Henri-Edmond Cross, Calanque des Antibois, 1891-1892, National Gallery of Art, Washington, John Hay Whitney Collection
In the "Colour and Light" exhibition visitors can admire the works of one of the most important representatives of Neo-Impressionism: Henri-Edmond Cross. His paintings evolved from quiet works in earthy colours to true explosions of colour when he settled in the small coastal town of Saint-Clair in 1891.
Henri-Edmond Cross: Leading figure of the French avant-garde
The artist's motifs show the rustic life on the French Riviera in transfigured colours. Cross was not only a mentor for important artists of the 20th century, such as Henri Matisse and Albert Marquet, but also a pioneer of modern painting. The exhibition at the Barberini Museum is dedicated to his oeuvre and explores the anarchist theories and socio-political dimensions behind his romantic paintings. The collection comprises around 100 works from museums and private collections worldwide and includes highlights such as "Calanque des Antibois" and "Plage de la Vignasse".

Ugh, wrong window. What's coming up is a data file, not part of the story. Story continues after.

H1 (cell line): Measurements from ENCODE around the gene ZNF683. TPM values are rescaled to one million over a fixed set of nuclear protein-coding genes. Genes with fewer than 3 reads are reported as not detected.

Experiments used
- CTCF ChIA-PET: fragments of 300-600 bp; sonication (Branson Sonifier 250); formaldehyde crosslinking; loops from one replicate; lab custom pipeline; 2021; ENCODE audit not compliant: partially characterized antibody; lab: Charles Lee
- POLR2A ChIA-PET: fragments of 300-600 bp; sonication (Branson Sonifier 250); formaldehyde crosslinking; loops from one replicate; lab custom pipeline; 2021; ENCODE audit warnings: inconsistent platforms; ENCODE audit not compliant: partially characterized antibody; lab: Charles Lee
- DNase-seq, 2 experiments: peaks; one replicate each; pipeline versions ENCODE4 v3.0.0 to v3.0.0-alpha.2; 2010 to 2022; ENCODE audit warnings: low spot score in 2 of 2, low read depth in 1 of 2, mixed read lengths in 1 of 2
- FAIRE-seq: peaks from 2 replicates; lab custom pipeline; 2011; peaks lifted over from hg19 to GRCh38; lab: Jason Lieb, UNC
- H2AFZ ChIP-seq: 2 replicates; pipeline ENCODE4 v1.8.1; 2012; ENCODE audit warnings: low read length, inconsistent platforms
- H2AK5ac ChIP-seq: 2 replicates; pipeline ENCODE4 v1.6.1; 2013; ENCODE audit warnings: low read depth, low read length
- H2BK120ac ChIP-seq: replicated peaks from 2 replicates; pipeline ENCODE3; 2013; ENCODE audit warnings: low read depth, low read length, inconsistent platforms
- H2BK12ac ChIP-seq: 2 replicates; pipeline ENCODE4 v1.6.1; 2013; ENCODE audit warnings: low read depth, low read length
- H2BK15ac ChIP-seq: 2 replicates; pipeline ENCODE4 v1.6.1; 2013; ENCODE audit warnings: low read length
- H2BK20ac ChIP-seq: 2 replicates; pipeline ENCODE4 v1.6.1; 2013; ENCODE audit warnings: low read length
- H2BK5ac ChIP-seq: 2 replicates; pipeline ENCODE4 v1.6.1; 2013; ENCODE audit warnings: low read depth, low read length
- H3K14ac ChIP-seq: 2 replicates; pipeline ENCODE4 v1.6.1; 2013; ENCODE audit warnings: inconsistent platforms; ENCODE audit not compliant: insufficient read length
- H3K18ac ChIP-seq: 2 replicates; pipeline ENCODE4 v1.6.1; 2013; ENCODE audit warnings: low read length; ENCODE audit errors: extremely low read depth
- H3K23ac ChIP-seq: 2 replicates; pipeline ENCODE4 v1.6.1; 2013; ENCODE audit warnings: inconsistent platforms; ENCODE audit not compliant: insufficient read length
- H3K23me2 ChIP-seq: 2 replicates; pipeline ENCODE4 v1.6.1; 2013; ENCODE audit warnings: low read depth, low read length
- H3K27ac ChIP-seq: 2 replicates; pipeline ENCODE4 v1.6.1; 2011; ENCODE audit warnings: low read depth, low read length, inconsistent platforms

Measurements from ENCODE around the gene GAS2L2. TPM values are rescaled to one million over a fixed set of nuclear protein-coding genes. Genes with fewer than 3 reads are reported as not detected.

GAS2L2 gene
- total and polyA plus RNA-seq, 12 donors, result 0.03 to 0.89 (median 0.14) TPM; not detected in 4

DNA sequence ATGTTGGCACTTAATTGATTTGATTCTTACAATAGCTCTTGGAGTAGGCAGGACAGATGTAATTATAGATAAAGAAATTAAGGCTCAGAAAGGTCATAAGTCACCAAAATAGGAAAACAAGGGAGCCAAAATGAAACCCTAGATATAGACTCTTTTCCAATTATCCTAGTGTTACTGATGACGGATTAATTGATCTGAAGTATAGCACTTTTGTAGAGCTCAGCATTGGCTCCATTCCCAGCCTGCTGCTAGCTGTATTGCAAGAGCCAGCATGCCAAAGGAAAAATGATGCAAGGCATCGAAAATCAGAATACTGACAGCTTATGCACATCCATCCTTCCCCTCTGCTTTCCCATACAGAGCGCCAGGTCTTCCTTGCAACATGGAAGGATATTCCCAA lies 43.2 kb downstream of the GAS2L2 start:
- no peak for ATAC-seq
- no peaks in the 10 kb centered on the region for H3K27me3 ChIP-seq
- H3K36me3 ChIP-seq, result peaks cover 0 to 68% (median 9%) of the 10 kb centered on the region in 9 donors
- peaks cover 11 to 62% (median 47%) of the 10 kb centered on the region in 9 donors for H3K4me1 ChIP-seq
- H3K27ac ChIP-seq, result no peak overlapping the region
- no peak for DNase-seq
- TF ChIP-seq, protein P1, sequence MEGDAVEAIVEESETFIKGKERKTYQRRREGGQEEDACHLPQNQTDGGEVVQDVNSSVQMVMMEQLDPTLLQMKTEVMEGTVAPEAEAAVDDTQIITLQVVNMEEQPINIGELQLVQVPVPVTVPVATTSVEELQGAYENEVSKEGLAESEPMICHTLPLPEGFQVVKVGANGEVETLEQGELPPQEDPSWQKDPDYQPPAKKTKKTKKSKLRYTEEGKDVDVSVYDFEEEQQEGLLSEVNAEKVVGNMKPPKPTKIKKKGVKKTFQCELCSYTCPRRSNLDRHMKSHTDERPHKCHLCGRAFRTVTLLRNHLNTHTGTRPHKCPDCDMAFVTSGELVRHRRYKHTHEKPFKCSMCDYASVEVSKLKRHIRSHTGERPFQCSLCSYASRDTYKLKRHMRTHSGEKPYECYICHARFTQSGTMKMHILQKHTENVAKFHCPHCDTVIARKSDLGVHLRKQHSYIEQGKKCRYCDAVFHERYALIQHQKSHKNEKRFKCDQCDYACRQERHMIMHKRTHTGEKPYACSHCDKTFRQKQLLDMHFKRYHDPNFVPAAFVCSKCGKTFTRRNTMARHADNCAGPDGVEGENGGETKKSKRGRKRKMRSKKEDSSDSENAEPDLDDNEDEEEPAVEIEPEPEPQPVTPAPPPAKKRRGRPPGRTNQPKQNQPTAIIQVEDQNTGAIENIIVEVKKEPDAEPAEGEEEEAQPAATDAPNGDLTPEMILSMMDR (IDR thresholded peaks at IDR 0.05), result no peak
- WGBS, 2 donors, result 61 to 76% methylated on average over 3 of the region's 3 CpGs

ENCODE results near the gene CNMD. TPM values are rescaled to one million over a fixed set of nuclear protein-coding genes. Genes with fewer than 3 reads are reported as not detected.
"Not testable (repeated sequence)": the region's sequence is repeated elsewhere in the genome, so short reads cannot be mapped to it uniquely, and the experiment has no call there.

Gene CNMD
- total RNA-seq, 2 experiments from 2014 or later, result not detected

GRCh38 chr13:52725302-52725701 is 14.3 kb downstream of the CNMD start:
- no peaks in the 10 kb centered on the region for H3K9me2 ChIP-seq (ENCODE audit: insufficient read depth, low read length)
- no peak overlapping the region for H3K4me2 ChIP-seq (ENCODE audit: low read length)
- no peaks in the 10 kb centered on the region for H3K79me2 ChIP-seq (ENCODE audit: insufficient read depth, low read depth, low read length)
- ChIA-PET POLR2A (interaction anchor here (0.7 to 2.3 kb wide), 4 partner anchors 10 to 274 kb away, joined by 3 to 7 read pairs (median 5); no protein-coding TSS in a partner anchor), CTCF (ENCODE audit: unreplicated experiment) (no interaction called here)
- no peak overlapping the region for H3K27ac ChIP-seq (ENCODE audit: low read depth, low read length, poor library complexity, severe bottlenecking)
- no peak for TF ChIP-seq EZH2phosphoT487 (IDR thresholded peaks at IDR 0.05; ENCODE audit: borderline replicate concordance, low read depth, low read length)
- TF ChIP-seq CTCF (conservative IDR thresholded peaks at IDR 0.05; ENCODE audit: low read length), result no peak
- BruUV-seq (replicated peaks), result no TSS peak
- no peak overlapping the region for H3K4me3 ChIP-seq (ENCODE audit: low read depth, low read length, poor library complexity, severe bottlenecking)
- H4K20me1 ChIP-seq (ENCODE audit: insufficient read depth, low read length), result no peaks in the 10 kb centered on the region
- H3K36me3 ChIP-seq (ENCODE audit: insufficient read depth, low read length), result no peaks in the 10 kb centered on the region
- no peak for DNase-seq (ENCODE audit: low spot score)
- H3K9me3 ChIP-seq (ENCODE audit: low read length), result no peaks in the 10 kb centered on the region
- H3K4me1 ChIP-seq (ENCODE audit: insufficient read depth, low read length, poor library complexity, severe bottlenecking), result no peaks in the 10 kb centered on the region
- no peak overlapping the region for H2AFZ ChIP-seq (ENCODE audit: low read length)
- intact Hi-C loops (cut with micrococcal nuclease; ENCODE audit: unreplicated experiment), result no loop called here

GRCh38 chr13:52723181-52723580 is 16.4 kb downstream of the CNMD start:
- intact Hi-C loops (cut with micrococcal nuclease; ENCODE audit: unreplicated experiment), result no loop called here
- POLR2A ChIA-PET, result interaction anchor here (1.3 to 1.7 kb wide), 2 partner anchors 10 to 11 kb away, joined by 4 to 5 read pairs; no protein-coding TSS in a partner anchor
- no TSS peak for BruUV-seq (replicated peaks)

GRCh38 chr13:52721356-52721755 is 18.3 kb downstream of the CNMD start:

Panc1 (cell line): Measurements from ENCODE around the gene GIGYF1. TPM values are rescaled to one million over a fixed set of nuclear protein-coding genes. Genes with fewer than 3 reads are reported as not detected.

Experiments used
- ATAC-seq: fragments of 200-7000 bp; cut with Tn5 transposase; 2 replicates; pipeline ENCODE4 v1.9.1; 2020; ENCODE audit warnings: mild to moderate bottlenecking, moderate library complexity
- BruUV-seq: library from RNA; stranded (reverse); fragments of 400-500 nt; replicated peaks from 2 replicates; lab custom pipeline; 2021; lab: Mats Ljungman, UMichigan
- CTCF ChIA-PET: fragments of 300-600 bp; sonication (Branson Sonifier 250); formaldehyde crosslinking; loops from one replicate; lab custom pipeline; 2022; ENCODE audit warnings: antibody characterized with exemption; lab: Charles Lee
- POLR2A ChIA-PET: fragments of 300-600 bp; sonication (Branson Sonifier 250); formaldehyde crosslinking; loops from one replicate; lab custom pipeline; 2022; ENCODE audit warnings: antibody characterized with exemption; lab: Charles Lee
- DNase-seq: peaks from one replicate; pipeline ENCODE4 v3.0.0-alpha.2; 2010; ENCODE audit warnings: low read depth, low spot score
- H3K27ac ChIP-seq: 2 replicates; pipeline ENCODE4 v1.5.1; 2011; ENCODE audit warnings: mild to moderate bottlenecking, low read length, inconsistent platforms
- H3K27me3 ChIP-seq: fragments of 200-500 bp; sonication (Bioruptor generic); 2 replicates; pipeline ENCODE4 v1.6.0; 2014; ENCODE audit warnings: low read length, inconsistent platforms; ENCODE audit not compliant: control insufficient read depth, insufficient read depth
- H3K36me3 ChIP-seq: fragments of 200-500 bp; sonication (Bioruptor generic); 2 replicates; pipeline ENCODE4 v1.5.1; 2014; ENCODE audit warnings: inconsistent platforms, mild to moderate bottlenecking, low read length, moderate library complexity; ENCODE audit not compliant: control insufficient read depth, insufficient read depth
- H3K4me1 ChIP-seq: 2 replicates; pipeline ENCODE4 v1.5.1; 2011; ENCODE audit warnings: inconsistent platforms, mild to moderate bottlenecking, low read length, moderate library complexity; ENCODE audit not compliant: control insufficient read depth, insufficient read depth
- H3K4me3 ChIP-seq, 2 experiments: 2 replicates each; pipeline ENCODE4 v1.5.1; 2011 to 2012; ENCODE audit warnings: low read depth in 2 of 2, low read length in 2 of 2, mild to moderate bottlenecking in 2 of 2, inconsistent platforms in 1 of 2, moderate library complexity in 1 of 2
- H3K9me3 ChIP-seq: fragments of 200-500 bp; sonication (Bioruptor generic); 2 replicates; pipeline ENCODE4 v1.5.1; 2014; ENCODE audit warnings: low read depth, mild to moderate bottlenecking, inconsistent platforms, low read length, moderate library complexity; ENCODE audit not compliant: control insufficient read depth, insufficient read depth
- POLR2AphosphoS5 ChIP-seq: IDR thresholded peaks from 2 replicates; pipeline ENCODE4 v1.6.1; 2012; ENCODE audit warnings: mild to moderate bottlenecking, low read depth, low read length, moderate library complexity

About the artist Henri-Edmond Cross
Henri-Edmond Cross was born in 1856 as Henri-Edmond Delacroix in Douai, France, and is considered one of the most important representatives of French Neo-Impressionism. His artistic training began with Carolus Duran, followed by lessons at the Écoles Académiques de Dessin et d'Architecture in Lille and with the Paris painters François Bonvin and Émile Dupont-Zipcy. From 1883 he exhibited under the pseudonym Cross to avoid associations with the famous painter Eugène Delacroix.